Har Nof

Coordinates: 31°47′05″N 35°10′30″E / 31.78472°N 35.17500°E / 31.78472; 35.17500
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View of Har Nof

Har Nof (Hebrew: הר נוף, lit. scenic mountain) is a neighborhood on a hillside on the western boundary of Jerusalem with a population of 20,000 residents, predominantly Orthodox Jews.[1]


In Talmudic times, Har Nof was an agricultural settlement that served Jerusalem. Remains of ancient wine presses, farmhouses, and terraces built 1,500 years ago have been unearthed on the outskirts of Har Nof.[2] The first homes in modern Har Nof were built in the early 1980s.[2] In 1984, the Bostoner Rebbe, Grand Rabbi Levi Yitzchok Horowtiz, decided to establish a center in Har Nof in Jerusalem, which was instrumental in building up the neighborhood's Orthodox community.[3]


Steps in Har Nof

Har Nof is a terraced neighborhood on the slopes of a mountain that sits 813 meters (2667 feet) above sea level. Due to the topography, many of the multi-storey apartment buildings have entrances on both sides of the building – one to reach the lower floors, and another to reach the higher floors. Some streets are connected by long flights of stairs.[4] At the foot of Har Nof lies the 1,200 dunam Jerusalem Forest (Yaar Yerushalayim), planted in the 1950s as a green lung around the city.[5]


Neve Yerushalayim academy for women

The majority of the residents of Har Nof are Orthodox Jews, both Haredi and Dati Leumi.[4] Many residents are olim (immigrants). The neighborhood has a large community of English-speaking olim, and notable French-speaking and Spanish-speaking communities. There are also communities of Ger and Vizhnitz Hasidim, as well many Sephardi and Mizrahi Jews. The former Sefardic chief rabbi and leader of the Shas party, Rabbi Ovadia Yosef, lived in Har Nof. Spiritual leaders of the Ashkenazi Haredi community who reside in Har Nof are Rabbi Moishe Sternbuch of the Edah HaChareidis; the Bostoner Rebbe, Rabbi Mayer Alter Horowitz of Congregation Givat Pinchas (The Boston Shul); Rabbi Beryl Gershenfeld, Rosh Yeshiva of Har Nof's Machon Yaakov and Machon Shlomo yeshivas; and Rabbi Yitzchak Mordechai Rubin of Kehilat Bnei Torah.[6]

Synagogues and public institutions[edit]

Orot Hatshuva study hall in Har Nof

Rabbi David Yosef is the head of the Yachveh Da'at Kollel[7] and the chief rabbi of Har Nof.[8] Har Nof has a large number of synagogues, yeshivas, and Torah study institutions, among them are: Imrei Shefer, Boston Shul, Kehilat Zichron Yosef, Heichal Hatorah, Yeshiva Pachad Yitzchok, Machon Shlomo, Yeshivat Lev Aharon, and Machon Yaakov. The campuses of Neve Yerushalayim and She'arim College of Jewish Studies for Women are located in Har Nof,[9] as is Yechaveh Da'at, Rabbi Ovadia Yosef's synagogue and spiritual headquarters.[10]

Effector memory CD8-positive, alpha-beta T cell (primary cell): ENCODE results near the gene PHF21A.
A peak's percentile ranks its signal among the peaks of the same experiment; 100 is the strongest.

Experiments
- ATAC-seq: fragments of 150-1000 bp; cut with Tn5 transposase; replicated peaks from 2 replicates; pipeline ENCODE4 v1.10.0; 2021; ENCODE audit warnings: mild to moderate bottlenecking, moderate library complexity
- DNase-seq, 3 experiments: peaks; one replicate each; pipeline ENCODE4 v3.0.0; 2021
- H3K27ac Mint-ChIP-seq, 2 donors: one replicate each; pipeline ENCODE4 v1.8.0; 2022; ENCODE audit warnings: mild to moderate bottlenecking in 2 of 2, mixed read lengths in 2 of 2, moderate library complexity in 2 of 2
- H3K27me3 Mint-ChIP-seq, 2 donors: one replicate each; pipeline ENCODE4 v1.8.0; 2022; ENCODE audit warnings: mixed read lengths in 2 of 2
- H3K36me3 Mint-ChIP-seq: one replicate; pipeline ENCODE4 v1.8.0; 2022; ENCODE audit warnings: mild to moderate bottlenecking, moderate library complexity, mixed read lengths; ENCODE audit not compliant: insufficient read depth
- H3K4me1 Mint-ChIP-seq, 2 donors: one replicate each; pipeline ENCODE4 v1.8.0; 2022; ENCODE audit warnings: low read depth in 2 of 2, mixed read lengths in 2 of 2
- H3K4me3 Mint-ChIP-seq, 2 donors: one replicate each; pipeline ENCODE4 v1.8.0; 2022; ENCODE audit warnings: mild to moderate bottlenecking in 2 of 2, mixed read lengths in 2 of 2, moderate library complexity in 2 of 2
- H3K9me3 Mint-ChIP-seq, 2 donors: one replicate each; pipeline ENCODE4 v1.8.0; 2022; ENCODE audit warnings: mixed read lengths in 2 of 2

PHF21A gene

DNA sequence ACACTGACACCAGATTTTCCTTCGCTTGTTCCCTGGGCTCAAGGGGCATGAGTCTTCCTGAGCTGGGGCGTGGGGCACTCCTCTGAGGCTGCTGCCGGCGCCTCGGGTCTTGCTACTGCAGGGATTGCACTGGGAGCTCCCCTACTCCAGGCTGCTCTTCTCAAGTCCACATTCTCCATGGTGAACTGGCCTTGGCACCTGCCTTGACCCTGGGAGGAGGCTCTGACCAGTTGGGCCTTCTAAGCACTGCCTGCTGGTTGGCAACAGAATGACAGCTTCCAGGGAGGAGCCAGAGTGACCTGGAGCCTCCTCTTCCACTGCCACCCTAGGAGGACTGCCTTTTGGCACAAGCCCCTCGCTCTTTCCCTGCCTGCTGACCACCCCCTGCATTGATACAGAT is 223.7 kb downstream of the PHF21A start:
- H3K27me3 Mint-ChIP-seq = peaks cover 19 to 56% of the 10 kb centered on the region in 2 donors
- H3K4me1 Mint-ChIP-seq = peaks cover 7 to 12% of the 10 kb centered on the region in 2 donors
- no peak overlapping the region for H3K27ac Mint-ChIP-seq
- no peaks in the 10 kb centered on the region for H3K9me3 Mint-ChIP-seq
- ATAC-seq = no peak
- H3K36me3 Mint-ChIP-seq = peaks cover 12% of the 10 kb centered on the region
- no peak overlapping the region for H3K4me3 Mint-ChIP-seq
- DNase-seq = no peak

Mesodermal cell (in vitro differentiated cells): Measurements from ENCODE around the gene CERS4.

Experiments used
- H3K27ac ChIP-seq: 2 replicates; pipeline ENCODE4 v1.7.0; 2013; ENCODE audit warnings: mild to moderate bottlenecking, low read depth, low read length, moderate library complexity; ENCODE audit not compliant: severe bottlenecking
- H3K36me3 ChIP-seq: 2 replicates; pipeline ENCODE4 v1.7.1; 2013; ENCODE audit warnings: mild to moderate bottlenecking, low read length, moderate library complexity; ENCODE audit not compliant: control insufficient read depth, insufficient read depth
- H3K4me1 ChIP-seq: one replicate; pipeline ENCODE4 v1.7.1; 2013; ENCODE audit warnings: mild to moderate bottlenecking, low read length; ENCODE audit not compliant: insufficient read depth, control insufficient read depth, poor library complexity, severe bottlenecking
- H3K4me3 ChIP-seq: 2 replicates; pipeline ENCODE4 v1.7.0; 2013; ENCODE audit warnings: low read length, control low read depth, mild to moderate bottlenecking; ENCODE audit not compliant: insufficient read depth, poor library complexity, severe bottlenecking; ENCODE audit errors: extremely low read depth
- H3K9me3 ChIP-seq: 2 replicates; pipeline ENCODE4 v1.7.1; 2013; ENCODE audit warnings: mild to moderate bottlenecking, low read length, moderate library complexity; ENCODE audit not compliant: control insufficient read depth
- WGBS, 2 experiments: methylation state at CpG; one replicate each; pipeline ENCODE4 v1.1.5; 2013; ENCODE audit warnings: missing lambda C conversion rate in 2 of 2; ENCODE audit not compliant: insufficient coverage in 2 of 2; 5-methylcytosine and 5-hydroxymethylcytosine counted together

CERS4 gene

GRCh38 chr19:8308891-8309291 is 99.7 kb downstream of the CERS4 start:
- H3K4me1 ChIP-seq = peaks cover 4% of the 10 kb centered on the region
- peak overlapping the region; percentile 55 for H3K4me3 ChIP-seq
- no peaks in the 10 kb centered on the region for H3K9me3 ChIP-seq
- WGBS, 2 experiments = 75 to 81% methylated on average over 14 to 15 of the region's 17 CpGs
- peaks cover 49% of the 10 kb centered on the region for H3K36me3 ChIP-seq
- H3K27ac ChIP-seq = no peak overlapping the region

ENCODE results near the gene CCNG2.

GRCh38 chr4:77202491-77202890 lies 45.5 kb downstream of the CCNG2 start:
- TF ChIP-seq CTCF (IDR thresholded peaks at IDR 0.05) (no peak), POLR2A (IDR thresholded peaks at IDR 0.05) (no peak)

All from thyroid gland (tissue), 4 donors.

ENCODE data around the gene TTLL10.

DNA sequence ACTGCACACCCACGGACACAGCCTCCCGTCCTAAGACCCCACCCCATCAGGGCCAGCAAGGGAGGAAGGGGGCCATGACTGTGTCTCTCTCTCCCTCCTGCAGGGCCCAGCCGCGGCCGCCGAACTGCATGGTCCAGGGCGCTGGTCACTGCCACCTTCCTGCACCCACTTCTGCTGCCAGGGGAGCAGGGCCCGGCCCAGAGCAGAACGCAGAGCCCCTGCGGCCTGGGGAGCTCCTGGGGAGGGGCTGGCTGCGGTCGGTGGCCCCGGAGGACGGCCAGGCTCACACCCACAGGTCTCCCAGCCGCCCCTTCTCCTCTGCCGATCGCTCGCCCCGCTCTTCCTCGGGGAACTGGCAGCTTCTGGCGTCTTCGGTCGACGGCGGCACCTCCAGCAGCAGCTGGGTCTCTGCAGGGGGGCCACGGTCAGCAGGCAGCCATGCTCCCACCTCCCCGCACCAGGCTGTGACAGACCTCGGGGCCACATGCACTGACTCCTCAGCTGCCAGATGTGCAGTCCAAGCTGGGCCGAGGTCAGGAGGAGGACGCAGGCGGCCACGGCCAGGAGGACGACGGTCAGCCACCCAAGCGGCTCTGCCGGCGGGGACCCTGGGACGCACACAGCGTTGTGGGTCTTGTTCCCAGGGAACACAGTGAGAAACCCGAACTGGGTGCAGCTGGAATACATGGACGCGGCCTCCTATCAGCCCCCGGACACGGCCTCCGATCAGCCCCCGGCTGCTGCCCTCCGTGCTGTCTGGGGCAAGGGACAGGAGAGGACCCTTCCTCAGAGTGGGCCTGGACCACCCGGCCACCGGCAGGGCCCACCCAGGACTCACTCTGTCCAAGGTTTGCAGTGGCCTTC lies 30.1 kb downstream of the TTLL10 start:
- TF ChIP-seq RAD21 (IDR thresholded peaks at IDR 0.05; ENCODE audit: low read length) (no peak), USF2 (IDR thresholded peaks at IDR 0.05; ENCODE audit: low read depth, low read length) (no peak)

On 18 November 2014, an attack occurred at the Kehilat Bnei Torah synagogue. Two Arab terrorists from East Jerusalem entered the synagogue with knives, a meat cleaver, and a pistol, inflicting heavy wounds on their victims who were at morning prayers, killing five and injuring eight - four of them seriously. In the ensuing gun battle, the two attackers were shot dead, and one of the policemen who attended the scene, a Druze, later died of his wounds.[11][12][13][14]


The neighborhood is linked to the city center by Kanfei Nesharim and Beit Hadfus Streets, with a number of bus lines providing public transportation.

Communal activism[edit]

The residents of Har Nof founded Shomera, a non-profit environmental protection association to thwart the building of high-rise luxury towers that would block the view of the Jerusalem Forest.[1] Emergency medical care in Har Nof is provided by the volunteer group Hachovesh.[15] Em Habanim is a volunteer organization founded in 1995 by Malka Yarom, a Har Nof resident who opened her home to religious divorcees who had nowhere to take their children on the Sabbath.[16] The organization now has a membership of 300, and offers support to single-parent families in the Orthodox Jewish sector.[16]

Notable people[edit]


  1. ^ a b Downhill at Har Nof – Haaretz – Israel News
  2. ^ a b Parshat Vayaqhel-P'kudei 5764 – Aloh Na'aleh – OU.ORG
  3. ^ HaAretz Article Dec 11, 2009
  4. ^ a b "Oops! The page you were looking for doesn't exist, please retry | GoJerusalem".
  5. ^ sustainable Jerusalem
  6. ^ Kehilat Bnei Torah
  7. ^ Ettinger, Yair (January 22, 2012). "Scandal in Rabbi Ovadia Yosef's Family Rocks Shas". Haaretz. Retrieved April 19, 2019.
  8. ^ "Rav David Yosef Shlita Will Not Run in Jerusalem Race". Yeshiva World News. October 8, 2014. Retrieved April 19, 2019.
  9. ^ Neve Yerushalyim College Archived 2007-07-28 at the Wayback Machine
  10. ^ Besser, Yisroel (January 5, 2011). "A Crown Restored". Mishpacha. Retrieved April 19, 2019.
  11. ^ Eisenbud, Daniel K.; Siegel-Itzkovich, Judy; Keinon, Herb (November 18, 2014). "Four Killed, Others Hurt in Terror Attack at Jerusalem Synagogue". The Jerusalem Post. Retrieved April 20, 2019.
  12. ^ Dvir, Noam (November 18, 2014). "Four people killed in terror attack at Jerusalem synagogue". YNet News. Retrieved April 20, 2019.
  13. ^ Benari, Elad (November 18, 2014). "Death Toll in Jerusalem Attack Rises to 5". Arutz Sheva. Retrieved April 20, 2019.
  14. ^ Rudoren, Jodi; Kershner, Isabel (November 18, 2014). "Israel Shaken by 5 Deaths in Synagogue Assault". The New York Times. Retrieved April 20, 2019.
  15. ^ Emergency medical care
  16. ^ a b Em Habanim organization
  17. ^ Schiller, Ariella (27 December 2022). "Back at the Wheel". Mishpacha. Retrieved 15 June 2023.
  18. ^ מחיר השלום [The Price of Peace]. Mishpacha (in Hebrew). No. 1354. April 26, 2018. p. 4.

External links[edit]

31°47′05″N 35°10′30″E / 31.78472°N 35.17500°E / 31.78472; 35.17500